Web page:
The California NanoSystems Institute - a wide-ranging research enterprise poised to make a major impact in areas ranging from information technology and household lighting to medical treatment - was named today as one of the three research efforts statewide to receive $100 million in state support to help propel the future of the state's economy.
A joint enterprise of UCLA and UC Santa Barbara, the California NanoSystems Institute was one of three proposals selected for support over the next four years under Gov. Gray Davis' California Institutes for Science and Innovation program.
Scientists worldwide are on the brink of a new revolution at the nanoscale, with breakthroughs occurring at the atomic level. Expected to be a leader in this race, the California nanosystems effort has attracted nearly 30 corporate partners.
The Institute will explore the power and potential of manipulating structures atom-by-atom to engineer new materials, devices and systems that will dramatically change virtually every aspect of our technology, including medical delivery and health care, information technologies, and innovations for the environment.
Smaller, faster and more efficient computers. A lamp that uses one-tenth as much energy as modern light bulbs and yet never burns out. Lighter and stronger building materials that may make cars, buses and other forms of transportation more energy efficient. Medicines that target the molecular errors that cause disease, rather than treating the symptoms of illness. These are some of the goals of the Institute.
Nanosystems is a rapidly evolving area of science and engineering that holds the promise of creating new ways to manufacture products, advance information technology and transform the practice of medicine. "The California NanoSystems Institute will bring the research communities of UCLA and UC Santa Barbara together with business and industry to create the technologies of California's future," said UCLA Chancellor Albert Carnesale. "Future generations in California and the world will benefit from the discovery and innovation pioneered by this unique enterprise."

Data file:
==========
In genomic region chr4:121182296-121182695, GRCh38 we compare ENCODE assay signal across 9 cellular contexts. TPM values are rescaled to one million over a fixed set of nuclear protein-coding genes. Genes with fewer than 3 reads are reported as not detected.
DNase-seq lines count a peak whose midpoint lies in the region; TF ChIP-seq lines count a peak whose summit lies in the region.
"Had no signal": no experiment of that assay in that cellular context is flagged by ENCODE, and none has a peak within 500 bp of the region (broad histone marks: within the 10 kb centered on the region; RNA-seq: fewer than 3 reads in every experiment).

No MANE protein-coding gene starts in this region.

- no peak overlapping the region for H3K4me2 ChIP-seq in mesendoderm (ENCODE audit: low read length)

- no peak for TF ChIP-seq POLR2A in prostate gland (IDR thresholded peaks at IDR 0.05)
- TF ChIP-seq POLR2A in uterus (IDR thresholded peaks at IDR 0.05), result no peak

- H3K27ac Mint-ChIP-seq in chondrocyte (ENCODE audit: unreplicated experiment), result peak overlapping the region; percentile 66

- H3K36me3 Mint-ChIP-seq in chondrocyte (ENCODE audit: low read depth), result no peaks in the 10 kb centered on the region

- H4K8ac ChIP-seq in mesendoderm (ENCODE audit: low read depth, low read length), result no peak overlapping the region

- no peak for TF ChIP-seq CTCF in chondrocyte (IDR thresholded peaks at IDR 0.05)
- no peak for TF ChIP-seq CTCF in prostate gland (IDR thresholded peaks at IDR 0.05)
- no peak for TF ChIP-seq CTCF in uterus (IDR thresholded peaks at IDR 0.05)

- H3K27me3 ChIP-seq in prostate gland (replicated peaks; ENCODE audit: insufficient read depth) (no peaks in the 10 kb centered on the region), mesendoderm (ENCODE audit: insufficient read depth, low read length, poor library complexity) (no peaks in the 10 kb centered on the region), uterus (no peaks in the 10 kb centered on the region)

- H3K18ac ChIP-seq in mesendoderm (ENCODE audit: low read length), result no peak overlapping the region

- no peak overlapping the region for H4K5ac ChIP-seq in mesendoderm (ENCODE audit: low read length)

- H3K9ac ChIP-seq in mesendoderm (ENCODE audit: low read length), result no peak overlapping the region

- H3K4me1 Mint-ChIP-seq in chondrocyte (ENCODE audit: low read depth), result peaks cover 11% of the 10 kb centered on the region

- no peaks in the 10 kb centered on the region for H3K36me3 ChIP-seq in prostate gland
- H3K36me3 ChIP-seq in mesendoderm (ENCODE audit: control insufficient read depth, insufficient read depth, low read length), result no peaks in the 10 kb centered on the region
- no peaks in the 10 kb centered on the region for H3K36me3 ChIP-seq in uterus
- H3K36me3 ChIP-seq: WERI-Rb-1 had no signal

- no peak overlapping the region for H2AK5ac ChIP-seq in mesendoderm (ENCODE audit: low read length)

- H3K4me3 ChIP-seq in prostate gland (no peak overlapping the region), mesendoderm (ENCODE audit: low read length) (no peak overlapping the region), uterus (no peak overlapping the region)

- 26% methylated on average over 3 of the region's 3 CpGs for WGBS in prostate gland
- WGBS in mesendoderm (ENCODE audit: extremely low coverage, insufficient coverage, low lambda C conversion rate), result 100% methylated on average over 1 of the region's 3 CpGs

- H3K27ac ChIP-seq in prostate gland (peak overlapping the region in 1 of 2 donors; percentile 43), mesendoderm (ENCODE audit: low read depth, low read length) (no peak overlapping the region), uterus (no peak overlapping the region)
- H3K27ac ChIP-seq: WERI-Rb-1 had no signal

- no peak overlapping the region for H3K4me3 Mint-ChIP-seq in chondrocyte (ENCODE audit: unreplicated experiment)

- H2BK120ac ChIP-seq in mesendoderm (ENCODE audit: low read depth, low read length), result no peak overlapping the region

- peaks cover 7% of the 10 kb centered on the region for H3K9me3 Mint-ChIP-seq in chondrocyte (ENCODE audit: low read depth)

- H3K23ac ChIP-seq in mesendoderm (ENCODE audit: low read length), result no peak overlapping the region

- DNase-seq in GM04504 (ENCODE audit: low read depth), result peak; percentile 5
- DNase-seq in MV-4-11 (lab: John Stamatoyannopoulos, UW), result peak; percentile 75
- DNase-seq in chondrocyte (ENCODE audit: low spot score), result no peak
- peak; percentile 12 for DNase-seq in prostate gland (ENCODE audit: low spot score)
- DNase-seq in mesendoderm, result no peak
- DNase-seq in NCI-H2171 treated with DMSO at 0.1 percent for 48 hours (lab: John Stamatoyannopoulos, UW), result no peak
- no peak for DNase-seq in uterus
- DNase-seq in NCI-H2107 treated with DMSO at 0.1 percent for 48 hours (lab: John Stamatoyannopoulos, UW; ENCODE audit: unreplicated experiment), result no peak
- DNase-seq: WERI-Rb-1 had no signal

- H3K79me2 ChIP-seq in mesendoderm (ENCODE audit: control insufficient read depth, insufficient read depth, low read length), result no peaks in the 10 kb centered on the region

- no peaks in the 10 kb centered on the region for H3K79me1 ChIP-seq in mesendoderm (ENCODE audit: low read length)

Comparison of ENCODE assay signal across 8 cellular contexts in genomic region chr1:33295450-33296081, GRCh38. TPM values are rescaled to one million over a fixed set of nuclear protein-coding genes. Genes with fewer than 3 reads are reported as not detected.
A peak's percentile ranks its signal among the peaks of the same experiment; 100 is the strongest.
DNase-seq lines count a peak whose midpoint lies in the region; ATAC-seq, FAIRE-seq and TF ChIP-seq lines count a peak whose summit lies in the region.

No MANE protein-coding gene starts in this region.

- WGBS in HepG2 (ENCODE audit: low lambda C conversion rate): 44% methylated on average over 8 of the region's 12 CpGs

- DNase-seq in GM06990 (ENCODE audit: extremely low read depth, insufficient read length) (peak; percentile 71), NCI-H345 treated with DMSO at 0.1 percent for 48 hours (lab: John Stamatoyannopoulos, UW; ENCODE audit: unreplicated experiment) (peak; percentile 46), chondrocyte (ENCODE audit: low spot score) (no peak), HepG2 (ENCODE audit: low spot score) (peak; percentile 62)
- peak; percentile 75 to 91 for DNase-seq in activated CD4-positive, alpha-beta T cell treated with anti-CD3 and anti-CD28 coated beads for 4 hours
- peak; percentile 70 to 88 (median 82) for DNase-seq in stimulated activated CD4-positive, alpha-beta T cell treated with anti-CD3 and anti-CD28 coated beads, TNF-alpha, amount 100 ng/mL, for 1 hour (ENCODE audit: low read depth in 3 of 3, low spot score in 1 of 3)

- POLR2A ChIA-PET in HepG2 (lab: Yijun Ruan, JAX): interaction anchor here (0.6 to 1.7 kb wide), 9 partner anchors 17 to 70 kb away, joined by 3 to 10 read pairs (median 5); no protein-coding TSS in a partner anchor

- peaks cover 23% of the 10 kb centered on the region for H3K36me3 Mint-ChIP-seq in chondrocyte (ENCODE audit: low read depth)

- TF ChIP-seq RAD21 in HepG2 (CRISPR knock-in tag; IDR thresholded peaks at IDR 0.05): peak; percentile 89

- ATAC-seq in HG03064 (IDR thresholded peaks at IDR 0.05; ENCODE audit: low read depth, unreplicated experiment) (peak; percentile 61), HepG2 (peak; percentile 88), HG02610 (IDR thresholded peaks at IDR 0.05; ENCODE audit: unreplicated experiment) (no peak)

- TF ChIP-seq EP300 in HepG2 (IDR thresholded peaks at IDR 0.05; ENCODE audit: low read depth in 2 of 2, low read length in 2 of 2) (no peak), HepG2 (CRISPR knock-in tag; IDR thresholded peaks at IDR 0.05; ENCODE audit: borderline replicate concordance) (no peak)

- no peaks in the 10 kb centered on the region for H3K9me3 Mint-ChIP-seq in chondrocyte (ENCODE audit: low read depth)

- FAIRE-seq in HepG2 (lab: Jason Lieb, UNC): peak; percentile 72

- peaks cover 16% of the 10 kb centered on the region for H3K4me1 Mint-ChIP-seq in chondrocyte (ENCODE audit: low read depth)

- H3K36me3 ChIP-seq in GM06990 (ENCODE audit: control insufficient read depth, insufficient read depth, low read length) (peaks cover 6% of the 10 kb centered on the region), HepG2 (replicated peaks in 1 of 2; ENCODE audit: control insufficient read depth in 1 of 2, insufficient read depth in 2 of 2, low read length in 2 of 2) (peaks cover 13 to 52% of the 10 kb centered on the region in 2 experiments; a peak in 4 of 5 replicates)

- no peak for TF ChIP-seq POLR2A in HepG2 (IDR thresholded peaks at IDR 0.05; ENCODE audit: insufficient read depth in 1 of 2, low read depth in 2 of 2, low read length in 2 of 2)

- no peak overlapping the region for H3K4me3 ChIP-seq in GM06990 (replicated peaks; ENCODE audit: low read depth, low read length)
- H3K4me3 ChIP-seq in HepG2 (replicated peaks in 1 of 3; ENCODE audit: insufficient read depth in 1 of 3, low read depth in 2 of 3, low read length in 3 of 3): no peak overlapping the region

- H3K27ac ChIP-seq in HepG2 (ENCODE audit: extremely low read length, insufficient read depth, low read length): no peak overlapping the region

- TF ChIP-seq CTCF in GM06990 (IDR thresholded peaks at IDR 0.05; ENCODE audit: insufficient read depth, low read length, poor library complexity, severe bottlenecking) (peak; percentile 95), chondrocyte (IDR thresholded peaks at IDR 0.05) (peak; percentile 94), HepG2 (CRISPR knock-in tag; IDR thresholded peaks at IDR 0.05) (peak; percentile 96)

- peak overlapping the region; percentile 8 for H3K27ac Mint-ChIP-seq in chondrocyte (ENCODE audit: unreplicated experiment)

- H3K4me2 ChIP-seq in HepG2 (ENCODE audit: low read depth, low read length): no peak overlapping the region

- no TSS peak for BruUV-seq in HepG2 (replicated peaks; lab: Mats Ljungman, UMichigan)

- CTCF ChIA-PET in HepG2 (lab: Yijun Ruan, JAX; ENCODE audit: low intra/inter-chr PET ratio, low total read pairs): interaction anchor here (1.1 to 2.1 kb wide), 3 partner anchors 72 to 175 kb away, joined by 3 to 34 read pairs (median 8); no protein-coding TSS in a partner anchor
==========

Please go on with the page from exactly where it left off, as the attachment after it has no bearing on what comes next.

"We are deeply grateful to Governor Davis for his wisdom in initiating such a bold and visionary program. We are also indebted to President Atkinson for his leadership and guidance," said UCSB Chancellor Henry T. Yang. "The Institute will draw on the interdisciplinary strengths of our two campuses, and on our common vision that developments in the science and technology of nanosystems will be the basis for revolutionary advances in fields as diverse as computation, health-care technology, and multimedia art and entertainment. These advances will help fuel our economy and profoundly improve the quality of life in our society over the next decade and beyond."
Martha Krebs, former assistant secretary of energy and former director of the U.S. Department of Energy's Office of Science, will become the Institute's founding director. She believes the establishment of the Institute will position California to build on its national leadership in federal research programs.
"The excitement of nanosystems research is that it will capitalize on insights and advances across many disciplines," Krebs said. "The challenge for our Institute is to create and sustain the many partnerships needed to carry out nanosystems research - among disciplines, between our two campuses, and with our industry and national laboratory colleagues."